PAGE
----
Write Down Senior's Wishes About
Health Care, Property and Money
Estate planning has become an important part of life for everyone, rich or poor. Preparing fully for disability and death can involve many decisions about property, money and health care.
Thoughtful estate planning can minimize the taxes heirs pay and help avoid costly litigation. It can involve drawing up papers - durable powers of attorney and living wills, for example - that designate caregivers or others to make financial and medical decisions for incapacitated seniors and set limits on life-prolonging treatments. It also means creating wills, trusts and other legal documents to ensure a smooth transfer of all property and assets after death.
Without effective estate planning, caregivers don't have the tools they need to look after someone who's disabled. You may not be able to make sure the bills are paid or approve critical medical procedures unless you go to court. Without legal instructions on life-prolonging treatments, caregivers are powerless in their dealings with doctors and hospitals.
Many Americans don't start planning for disability and death until the last moment, when it is sometimes too late to ensure a smooth transition for spouses, children and others. As a caregiver, you'll likely be involved in helping gather information about wills, trusts and other documents, shepherding them to completion and finding lawyers if needed.
If you're helping a senior develop an estate-planning strategy, you should weigh such factors as age, health, children and economic status. The challenge is tailoring the plan to the individual. Here are the basic components.
These make sure seniors' affairs are taken care of and wishes respected if they become incapacitated.
A living will tells doctors what lengths to take in using respirators and other devices to keep a terminally ill patient alive. It either can limit procedures or direct full treatment. In many states this is called a directive to physicians or a health care directive.
A durable power of attorney for health care authorizes a person, often the caregiver, to make medical decisions for a disabled patient. It's also called a health care proxy in many states.
A durable power of attorney for finances designates a person to handle all day-to-day money matters - to pay the senior's bills and taxes, run a business, buy and sell stocks, collect retirement and other benefits, sell assets if needed to cover medical costs and the like.
Wills and living trusts transfer property after death. Without such documents, money, homes, stocks, art and other property will be distributed according to state law - and may not go where a person would have desired.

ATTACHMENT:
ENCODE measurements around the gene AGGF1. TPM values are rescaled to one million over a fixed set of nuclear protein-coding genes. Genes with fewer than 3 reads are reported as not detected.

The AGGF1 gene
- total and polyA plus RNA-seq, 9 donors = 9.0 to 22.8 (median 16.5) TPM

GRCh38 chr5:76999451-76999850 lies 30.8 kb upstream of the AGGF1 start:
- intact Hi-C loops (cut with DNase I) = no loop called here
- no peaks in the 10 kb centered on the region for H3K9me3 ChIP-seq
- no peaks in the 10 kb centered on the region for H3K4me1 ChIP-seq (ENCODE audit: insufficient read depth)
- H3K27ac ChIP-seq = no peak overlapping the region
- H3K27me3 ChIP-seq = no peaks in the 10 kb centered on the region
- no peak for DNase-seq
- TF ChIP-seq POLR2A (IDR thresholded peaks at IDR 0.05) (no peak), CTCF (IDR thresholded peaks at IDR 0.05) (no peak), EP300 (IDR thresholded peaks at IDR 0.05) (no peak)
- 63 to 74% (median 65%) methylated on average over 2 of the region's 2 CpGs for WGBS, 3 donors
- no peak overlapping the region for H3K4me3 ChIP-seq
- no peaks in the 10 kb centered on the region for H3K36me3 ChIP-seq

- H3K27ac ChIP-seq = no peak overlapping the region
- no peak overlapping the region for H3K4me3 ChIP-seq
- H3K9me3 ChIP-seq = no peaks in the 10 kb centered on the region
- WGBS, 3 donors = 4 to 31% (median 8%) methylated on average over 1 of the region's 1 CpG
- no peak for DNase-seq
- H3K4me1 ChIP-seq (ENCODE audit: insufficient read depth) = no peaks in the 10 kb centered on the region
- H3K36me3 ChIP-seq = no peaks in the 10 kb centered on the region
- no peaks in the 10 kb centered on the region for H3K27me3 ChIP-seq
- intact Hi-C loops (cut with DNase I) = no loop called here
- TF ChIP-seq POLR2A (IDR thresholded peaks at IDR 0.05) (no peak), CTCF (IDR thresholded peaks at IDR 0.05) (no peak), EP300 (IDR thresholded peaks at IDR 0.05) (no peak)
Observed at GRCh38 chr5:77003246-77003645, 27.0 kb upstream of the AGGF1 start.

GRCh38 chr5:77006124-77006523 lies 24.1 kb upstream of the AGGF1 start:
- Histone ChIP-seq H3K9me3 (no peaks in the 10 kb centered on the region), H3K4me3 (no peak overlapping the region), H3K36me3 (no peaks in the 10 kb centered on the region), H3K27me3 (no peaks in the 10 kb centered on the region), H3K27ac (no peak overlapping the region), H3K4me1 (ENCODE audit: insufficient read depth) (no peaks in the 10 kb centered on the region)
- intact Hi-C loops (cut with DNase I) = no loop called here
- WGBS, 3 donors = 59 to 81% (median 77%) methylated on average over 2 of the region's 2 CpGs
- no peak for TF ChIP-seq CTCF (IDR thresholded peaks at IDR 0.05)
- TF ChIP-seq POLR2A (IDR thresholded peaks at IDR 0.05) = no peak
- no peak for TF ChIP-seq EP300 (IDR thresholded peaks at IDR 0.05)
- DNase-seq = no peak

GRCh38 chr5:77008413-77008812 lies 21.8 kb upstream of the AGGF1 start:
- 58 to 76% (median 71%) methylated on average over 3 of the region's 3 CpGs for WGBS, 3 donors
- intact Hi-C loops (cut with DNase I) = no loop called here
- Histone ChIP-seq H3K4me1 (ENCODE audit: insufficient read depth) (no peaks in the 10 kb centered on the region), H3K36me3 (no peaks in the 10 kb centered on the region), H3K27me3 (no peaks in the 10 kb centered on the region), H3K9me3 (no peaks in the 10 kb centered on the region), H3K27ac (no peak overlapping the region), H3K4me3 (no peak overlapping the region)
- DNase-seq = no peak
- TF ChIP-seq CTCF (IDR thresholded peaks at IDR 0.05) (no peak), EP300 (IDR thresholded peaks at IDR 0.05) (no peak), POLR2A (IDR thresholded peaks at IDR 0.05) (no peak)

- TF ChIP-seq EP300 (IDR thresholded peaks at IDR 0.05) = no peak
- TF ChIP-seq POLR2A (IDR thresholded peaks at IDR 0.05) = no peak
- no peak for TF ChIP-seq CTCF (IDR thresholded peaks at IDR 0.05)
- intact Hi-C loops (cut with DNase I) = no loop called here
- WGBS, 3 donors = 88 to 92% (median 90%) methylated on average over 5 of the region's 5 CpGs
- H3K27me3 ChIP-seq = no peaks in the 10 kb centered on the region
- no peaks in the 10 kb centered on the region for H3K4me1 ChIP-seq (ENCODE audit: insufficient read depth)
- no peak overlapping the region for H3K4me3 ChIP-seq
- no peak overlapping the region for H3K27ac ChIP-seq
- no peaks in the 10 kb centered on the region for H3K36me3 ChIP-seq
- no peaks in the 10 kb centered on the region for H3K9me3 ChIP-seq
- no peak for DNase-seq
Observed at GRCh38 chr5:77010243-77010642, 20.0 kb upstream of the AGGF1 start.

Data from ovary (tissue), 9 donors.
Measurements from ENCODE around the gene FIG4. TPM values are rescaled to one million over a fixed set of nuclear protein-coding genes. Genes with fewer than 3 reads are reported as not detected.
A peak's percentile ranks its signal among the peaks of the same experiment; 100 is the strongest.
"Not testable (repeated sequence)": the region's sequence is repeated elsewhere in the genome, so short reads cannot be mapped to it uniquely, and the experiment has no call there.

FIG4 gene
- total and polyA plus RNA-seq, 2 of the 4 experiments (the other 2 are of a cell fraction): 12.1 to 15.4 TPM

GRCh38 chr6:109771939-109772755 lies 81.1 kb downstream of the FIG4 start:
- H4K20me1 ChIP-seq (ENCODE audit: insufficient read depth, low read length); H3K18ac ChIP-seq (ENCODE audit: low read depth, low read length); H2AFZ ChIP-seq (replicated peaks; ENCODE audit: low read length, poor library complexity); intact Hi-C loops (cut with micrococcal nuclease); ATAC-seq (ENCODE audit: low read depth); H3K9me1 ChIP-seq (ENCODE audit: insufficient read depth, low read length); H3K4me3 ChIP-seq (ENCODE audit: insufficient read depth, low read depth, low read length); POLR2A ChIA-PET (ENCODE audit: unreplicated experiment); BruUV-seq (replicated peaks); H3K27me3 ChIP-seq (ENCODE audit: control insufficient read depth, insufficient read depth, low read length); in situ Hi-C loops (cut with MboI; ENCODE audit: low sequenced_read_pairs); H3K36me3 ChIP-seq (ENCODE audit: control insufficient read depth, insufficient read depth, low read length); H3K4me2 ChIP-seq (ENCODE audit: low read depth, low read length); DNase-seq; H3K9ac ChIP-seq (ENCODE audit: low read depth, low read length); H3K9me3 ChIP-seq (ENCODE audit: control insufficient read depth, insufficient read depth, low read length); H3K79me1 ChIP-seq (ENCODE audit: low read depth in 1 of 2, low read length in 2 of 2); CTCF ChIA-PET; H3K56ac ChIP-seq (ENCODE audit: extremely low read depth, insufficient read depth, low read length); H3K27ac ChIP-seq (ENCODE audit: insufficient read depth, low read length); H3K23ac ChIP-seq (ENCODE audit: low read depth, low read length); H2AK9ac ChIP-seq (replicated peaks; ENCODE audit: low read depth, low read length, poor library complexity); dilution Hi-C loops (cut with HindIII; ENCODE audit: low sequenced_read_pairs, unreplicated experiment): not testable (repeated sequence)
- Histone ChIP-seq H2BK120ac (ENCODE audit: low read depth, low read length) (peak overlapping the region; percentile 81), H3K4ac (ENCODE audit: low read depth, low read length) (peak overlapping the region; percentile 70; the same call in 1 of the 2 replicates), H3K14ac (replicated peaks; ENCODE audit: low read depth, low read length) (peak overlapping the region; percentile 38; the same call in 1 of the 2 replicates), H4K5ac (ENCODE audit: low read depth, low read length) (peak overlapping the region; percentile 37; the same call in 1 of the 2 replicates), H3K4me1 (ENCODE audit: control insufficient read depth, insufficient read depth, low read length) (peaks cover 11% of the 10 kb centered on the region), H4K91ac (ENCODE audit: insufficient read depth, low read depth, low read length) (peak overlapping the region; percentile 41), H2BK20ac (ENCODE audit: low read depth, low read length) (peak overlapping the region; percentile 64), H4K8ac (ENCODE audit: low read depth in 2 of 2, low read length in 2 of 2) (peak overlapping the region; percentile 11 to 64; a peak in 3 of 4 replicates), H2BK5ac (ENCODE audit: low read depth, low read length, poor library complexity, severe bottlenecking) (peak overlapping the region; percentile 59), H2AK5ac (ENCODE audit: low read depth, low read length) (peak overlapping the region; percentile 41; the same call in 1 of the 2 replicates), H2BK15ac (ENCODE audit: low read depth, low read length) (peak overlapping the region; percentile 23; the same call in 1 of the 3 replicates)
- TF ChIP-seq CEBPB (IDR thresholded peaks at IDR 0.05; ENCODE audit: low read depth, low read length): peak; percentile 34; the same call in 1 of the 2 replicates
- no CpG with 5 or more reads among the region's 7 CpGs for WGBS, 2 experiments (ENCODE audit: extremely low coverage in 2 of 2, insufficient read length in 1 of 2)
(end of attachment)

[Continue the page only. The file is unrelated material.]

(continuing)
Wills and trusts offer different advantages - often a combination works best. Trusts have become popular substitutes for wills because property held through them does not have to go through probate. But wills are better suited to some situations and can save on inheritance taxes.
A will can be simple or complicated and doesn't necessarily require a lawyer. It details who will inherit property and also can disinherit specific people. It must name a person - the executor - to implement its provisions. It also can name a guardian for minor children. A will must go through probate, which is court supervision of how an estate is distributed.
Probate puts a will in a judge's hands. It can take a minimum of six months and may require hiring a lawyer. Probate can be useful when the will is contested, beneficiaries squabble, creditors make claims or a lawsuit has been filed.
A living trust is a way to pass along property without going through probate. It transfers ownership of property - a house, for example - to a legal entity called a trust. A beneficiary is named to receive the property after the death of the original owner. Other kinds of trusts facilitate the transfer of property in a variety of ways and also can help avoid or reduce taxes.
Life insurance policies, Investment Retirement Accounts and 401(k) accounts should have designated beneficiaries so the money goes to whomever the senior desires. This not only avoids probate but also sometimes saves taxes.
Joint ownership of property or assets ensures that they pass to the other person upon the death of the co-owner. However, the senior should be careful in using joint ownership, not only because of the risk involved with a joint owner accessing accounts, but also because of potential capital gains tax problems upon the sale of appreciated property. Look at joint ownership carefully.
Funeral? Burial? Cremation? Caregivers and family members need instructions, and planning by you and the senior can help at a difficult time. Some suggestions:
Make sure the senior puts in writing any thoughts about the type of ceremony or service desired. This can be general or detailed, but it should be done in a document separate from the will.
Identify a funeral home or memorial society with which the senior feels comfortable that can help make preparations.
Shop in advance for a mortuary, casket, crematorium, urn, cemetery plot, headstone - whatever fits the senior's needs. Costs vary widely.
Consider prepaying the funeral costs. Not only will the senior's wishes be implemented, it makes it much easier on the family during a trying time - and the funeral home may guarantee the price.
Know where instructions have been left and tell other family members. The document needs to be accessible on short notice, so keeping it in the senior's safe deposit box or locked in a drawer at the lawyer's office is not a good idea.